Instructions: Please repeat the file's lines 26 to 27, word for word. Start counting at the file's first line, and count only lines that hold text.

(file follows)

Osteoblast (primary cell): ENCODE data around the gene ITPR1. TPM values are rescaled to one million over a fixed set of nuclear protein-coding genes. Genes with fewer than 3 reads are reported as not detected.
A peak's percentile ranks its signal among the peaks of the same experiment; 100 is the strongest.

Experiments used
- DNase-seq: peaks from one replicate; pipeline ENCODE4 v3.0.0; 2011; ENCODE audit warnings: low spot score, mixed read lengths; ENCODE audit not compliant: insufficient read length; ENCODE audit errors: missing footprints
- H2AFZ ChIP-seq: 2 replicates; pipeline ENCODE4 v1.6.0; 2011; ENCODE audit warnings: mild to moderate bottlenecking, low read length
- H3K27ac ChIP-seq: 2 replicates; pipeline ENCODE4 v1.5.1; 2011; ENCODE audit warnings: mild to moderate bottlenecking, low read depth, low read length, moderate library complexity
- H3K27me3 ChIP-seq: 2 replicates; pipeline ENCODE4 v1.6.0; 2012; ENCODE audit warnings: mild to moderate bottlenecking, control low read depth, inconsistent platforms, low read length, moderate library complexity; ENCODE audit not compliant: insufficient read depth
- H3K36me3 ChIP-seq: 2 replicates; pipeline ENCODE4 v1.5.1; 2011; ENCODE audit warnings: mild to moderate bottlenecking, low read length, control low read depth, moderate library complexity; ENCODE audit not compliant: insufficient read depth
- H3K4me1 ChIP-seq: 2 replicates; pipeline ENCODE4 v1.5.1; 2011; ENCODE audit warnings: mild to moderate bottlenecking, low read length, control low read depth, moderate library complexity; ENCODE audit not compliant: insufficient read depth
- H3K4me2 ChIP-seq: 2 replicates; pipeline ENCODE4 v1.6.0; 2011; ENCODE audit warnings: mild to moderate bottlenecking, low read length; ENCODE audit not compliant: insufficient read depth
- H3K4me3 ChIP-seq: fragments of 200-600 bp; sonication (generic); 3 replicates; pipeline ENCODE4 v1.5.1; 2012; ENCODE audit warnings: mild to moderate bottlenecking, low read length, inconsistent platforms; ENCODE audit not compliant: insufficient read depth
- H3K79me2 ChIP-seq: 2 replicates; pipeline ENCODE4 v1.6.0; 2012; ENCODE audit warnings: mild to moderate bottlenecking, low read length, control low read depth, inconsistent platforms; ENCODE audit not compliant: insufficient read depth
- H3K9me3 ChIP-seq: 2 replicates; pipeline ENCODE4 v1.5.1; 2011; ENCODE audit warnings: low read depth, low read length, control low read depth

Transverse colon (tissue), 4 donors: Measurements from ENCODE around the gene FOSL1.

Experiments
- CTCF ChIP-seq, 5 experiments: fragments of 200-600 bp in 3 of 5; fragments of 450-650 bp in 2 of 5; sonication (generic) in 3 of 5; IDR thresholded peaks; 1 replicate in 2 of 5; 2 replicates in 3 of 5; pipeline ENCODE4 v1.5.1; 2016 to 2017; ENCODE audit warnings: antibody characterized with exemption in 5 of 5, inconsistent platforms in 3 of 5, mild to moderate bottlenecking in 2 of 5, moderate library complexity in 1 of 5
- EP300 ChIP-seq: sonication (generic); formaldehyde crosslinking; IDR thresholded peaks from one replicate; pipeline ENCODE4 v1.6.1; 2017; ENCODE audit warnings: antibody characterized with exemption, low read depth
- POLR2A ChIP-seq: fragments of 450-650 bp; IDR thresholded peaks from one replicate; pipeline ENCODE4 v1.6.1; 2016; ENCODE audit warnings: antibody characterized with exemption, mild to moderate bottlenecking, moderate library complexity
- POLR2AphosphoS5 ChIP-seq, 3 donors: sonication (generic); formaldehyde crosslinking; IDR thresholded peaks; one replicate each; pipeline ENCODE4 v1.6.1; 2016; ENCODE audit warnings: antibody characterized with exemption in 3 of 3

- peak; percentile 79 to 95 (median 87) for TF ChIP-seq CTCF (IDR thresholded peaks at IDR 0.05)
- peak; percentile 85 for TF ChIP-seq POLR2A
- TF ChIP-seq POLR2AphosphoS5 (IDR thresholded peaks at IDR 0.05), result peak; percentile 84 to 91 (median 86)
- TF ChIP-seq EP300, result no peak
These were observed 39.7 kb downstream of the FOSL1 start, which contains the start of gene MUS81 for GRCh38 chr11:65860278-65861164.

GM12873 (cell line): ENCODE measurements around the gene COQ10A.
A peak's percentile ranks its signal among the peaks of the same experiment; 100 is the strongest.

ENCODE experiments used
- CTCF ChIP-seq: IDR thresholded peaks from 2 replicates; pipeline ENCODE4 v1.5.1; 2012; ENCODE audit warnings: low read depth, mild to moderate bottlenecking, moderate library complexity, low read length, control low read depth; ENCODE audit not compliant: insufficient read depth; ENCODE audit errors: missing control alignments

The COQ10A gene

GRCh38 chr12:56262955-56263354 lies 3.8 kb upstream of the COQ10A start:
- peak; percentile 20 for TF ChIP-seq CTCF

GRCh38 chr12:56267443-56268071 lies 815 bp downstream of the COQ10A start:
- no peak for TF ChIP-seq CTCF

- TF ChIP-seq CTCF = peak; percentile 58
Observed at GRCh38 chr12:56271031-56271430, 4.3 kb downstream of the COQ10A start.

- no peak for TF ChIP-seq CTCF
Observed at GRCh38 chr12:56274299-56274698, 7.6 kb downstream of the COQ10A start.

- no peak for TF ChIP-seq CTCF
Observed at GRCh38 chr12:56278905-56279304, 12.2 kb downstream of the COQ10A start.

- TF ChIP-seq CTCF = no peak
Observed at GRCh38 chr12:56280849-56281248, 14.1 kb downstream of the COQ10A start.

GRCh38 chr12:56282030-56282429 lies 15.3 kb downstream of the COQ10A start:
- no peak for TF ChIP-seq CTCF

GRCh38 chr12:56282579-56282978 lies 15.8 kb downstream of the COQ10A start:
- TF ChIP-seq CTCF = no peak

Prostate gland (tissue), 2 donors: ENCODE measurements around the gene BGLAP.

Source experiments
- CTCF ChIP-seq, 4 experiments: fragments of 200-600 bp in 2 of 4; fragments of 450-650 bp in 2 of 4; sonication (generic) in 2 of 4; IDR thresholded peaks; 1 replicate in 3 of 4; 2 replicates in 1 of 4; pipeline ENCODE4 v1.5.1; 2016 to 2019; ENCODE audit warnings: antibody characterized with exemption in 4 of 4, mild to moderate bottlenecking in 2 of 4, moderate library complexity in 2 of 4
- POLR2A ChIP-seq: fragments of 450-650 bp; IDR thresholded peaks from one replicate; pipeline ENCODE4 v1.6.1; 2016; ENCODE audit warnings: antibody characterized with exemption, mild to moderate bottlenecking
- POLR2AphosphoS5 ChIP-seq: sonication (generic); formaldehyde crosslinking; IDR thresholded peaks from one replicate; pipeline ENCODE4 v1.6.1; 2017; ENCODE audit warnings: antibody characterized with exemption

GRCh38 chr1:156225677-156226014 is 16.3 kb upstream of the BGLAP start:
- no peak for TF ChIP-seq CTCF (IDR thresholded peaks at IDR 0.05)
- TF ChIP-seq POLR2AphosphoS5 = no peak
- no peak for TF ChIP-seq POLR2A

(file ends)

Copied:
A peak's percentile ranks its signal among the peaks of the same experiment; 100 is the strongest.

ENCODE experiments used